Slow down, AISD

Although every school district around the state is getting ready for the legislative budget ax to fall, Austin ISD seems more eager than most to fire teachers.

OK, OK, maybe “eager” is too strong a word. But AISD administrators seem to be chomping at the bit to decide how many teachers and other employees to lay off to help close an anticipated budgetary shortfall, even though they don’t know for sure yet how big their financial hole will be.

The AISD board tonight will be looking at a preliminary budget proposal, prepared by the district administration, which calls for eliminating 1,153 jobs (including 571 teachers), cutting programs and increasing class sizes, which is what happens when you reduce the number of teachers. Board members also are being asked to declare that AISD is in a state of financial emergency, which is what they have to do under current state law to make it easier to eliminate teaching positions under contract.

The Austin AmericanStatesman has a fuller account of the meeting’s agenda in a story linked at the bottom of this post.

Rae Nwosu, copresident of Education Austin, the TSTA affiliate that represents more than 4,000 district employees, has urged the board to postpone a vote on the financial emergency until AISD has a clearer picture of what the Legislature will do about the state budget. Rae is correct.

Under the current statehouse leadership, there is little doubt that the public education budget will share in spending cuts that will be made to close a state revenue shortfall as high as $27 billion. But with a little luck – and a lot of growing outrage from parents and other concerned citizens throughout Texas – the reductions won’t be as deep as the initial cuts included in the initial legislative budgetary proposals.

For one thing, the initial budget plans don’t contemplate spending any of the state’s $9.4 billion Rainy Day Fund because that’s the approach demanded by Gov. Rick Perry and the vocal Tea Party advocates who want to shrink state government, even if it means gutting the public schools.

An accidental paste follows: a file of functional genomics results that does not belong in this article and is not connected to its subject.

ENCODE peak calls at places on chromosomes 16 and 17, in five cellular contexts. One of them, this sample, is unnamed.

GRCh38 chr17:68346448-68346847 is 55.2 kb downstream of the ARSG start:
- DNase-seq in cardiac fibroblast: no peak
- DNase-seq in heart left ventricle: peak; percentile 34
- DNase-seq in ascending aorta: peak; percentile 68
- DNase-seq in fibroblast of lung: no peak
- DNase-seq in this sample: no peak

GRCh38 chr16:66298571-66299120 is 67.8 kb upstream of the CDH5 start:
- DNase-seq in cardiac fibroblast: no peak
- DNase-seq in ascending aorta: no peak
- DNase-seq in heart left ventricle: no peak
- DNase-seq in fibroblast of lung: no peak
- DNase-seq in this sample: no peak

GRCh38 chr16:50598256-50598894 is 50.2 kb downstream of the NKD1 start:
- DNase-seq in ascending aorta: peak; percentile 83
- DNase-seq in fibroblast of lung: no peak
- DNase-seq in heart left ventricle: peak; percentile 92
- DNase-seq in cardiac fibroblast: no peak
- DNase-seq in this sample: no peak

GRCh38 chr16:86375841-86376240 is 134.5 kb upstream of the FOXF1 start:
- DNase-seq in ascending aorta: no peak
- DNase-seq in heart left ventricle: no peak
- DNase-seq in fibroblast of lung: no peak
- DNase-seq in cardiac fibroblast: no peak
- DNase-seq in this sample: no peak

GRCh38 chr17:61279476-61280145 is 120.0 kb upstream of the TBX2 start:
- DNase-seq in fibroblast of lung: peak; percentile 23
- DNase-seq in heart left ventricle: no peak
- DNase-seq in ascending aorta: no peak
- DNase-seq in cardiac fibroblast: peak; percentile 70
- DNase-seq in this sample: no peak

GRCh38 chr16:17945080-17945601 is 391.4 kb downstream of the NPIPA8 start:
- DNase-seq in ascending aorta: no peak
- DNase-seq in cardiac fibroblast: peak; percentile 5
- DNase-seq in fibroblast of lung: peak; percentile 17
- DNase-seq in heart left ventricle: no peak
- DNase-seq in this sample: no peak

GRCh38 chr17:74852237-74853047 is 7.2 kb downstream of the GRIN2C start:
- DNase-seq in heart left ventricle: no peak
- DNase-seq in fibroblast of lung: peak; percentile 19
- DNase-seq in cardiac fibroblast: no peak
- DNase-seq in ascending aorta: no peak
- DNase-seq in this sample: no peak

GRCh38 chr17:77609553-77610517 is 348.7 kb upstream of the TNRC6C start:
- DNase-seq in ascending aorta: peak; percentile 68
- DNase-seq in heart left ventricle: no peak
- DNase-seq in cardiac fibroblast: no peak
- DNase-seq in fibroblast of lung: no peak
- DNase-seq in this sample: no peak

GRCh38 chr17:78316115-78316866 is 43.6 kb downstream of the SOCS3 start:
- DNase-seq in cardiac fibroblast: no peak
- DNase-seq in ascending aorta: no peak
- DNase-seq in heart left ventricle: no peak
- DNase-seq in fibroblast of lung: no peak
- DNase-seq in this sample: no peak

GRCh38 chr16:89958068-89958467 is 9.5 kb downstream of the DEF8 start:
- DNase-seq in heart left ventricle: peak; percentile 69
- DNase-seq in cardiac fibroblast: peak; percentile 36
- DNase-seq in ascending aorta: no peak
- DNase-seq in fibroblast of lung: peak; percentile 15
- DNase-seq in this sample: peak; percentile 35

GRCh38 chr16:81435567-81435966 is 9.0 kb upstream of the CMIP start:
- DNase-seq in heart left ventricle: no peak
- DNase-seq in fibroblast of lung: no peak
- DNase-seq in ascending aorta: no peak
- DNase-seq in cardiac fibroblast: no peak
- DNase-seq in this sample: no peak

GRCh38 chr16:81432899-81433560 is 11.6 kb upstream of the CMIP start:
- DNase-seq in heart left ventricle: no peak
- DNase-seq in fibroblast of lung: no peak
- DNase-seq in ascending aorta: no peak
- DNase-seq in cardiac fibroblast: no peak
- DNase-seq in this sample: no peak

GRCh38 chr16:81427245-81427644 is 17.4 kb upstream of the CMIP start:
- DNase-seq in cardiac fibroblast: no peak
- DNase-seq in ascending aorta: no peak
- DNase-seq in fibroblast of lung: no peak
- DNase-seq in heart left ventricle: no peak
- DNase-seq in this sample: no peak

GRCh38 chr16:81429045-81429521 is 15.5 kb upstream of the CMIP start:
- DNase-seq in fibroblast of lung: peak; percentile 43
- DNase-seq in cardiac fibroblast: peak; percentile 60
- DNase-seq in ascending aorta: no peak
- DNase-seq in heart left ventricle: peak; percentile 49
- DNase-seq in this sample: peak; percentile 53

But support for spending at least some (maybe most) of the Rainy Day Fund is growing among key legislators. They know that is the right thing to do, and they realize that passing crippling budget cuts will jeopardize their reelection bids among the vast majority of voters who care about public education and other critical services. TSTA, meanwhile, will continue to urge the Legislature to spend all of the Rainy Day Fund and seek new revenue sources as well.

The AISD board also has another financial option. They can ask local voters for a modest increase in property taxes. For the past three years, AISD’s tax rate for school operations has been about $1.08 per $100 valuation. That’s about 9 cents below the maximum allowed by the state, if voters approve. School board members obviously fear a political backlash if they propose a tax increase. But they should ask local voters if they would rather see their kids crammed into overcrowded classrooms and some neighborhood schools closed – or pay a few more cents on their school taxes.

AISD parents already have made it clear they don’t want to see neighborhood schools shut down.

Under current state law, AISD has until April 15, six weeks from now, before it has to notify contract employees if their jobs are being cut. And, a bill has been filed in the Legislature, with bipartisan support, to give districts more time before final termination decisions are made. The bill would keep the April deadline (45 days before the end of the school year) but allow districts to postpone final decisions on whether to retain or lay off a notified teacher until after the school year ends in June.

The idea is to minimize employee layoffs as much as possible.

The AISD board needs to take a deep, collective breath and slow down.

1 Comment

  • If one goes back to read Comptroller Strayhorn’s 2006 letter to Gov. Perry, one will notice that she forecasts an annual shortfall of about $2 Billion between the reduced property tax revenues and the increased franchise tax revenues. Now TEA is showing us scenarios that will save Texas education $2B per year. Coincidence or harmonic convergence?

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